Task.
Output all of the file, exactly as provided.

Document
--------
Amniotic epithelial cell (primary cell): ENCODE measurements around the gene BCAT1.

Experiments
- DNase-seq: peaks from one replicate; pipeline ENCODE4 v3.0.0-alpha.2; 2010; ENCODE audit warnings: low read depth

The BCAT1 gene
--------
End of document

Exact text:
Amniotic epithelial cell (primary cell): ENCODE measurements around the gene BCAT1.

Experiments
- DNase-seq: peaks from one replicate; pipeline ENCODE4 v3.0.0-alpha.2; 2010; ENCODE audit warnings: low read depth

The BCAT1 gene